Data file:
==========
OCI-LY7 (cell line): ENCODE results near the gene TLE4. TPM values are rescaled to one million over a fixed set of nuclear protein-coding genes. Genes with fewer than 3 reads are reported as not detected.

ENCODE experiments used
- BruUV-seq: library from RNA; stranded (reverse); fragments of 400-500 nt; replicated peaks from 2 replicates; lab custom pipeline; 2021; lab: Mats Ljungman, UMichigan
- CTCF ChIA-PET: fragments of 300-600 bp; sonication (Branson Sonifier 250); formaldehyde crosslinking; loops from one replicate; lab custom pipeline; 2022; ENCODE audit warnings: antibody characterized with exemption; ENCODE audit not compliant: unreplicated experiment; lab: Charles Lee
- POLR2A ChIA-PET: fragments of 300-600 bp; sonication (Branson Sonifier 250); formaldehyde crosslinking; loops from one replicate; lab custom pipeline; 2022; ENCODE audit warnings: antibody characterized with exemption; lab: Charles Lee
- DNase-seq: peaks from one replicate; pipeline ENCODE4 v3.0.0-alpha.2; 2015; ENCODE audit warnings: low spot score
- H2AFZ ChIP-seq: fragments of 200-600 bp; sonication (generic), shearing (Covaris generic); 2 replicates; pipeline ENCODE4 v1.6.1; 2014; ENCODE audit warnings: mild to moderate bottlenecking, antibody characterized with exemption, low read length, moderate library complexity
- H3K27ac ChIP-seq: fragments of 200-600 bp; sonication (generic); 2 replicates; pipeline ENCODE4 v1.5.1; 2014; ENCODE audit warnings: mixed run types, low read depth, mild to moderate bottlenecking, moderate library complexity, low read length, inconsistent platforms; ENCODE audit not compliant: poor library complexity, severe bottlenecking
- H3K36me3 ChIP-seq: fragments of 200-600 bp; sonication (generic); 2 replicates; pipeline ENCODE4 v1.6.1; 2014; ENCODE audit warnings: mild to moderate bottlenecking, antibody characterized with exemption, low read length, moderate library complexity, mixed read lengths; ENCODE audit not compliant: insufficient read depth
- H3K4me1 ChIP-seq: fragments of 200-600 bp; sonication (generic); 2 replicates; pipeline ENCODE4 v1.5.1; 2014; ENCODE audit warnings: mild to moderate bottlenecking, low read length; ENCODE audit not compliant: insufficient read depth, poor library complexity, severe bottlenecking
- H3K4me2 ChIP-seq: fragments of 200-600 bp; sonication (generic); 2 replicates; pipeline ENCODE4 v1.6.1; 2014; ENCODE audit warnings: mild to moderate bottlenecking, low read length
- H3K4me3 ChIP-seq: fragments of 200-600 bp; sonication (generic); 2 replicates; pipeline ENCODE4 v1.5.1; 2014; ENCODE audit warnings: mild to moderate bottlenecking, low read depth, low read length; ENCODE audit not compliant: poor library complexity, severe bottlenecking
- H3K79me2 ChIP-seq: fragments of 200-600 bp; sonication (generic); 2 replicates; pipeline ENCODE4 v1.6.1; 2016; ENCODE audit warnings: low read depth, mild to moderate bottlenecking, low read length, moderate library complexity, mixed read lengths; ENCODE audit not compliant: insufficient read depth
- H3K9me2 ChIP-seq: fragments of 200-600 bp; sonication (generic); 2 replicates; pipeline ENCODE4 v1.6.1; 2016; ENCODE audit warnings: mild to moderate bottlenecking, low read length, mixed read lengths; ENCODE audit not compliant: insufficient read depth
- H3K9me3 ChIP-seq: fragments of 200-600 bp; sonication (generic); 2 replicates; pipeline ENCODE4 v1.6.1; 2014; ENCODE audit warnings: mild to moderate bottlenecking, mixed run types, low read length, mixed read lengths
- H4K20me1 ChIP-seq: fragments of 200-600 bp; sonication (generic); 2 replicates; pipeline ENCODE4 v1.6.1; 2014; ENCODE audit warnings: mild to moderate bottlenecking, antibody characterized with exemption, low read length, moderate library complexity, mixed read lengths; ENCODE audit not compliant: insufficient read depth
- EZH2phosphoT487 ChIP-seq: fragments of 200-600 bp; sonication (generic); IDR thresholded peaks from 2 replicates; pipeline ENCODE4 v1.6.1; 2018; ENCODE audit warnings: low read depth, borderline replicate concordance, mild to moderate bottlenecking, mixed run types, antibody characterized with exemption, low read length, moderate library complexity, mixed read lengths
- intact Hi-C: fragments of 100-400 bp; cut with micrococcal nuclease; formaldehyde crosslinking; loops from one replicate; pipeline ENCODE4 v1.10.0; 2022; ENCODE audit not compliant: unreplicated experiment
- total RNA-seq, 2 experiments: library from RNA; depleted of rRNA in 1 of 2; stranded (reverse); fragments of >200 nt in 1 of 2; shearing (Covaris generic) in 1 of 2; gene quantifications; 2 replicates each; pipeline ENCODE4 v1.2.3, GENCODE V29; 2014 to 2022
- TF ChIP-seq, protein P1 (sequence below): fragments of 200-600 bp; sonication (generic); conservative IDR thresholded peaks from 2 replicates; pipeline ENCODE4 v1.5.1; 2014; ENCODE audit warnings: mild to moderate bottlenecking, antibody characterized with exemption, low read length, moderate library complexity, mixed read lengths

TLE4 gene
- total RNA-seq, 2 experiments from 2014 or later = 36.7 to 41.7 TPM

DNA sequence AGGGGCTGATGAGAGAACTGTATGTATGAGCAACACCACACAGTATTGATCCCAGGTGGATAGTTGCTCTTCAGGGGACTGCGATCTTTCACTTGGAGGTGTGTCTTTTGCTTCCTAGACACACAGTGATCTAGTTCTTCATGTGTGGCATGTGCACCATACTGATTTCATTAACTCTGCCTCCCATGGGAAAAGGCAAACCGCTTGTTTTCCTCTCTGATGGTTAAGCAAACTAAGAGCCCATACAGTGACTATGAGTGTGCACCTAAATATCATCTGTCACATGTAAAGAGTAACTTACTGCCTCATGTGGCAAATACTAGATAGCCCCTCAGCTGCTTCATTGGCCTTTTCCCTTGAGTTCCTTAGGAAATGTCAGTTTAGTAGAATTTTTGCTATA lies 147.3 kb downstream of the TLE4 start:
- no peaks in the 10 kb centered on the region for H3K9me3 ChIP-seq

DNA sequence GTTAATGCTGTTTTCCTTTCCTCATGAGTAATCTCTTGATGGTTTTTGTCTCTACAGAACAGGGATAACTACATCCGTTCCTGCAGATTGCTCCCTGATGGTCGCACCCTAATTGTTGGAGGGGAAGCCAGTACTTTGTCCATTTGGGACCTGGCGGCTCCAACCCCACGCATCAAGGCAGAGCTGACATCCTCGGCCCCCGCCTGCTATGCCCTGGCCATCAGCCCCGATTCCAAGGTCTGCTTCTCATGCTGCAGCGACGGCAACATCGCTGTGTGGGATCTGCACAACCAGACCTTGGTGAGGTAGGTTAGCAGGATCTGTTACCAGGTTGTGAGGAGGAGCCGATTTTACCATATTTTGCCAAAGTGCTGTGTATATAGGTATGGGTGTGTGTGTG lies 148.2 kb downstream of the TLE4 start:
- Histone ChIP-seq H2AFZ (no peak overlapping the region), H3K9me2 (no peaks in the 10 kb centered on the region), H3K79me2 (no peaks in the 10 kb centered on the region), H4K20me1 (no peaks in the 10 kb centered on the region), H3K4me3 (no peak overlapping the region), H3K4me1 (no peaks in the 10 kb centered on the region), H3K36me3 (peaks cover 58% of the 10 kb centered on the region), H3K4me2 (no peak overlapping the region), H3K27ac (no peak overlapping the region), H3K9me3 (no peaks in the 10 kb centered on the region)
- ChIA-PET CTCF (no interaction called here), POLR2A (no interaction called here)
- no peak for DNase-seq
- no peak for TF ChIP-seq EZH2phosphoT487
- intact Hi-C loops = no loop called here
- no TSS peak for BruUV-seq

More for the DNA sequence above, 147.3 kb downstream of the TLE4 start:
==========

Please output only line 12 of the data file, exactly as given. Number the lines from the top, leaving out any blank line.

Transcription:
- H3K4me3 ChIP-seq: fragments of 200-600 bp; sonication (generic); 2 replicates; pipeline ENCODE4 v1.5.1; 2014; ENCODE audit warnings: mild to moderate bottlenecking, low read depth, low read length; ENCODE audit not compliant: poor library complexity, severe bottlenecking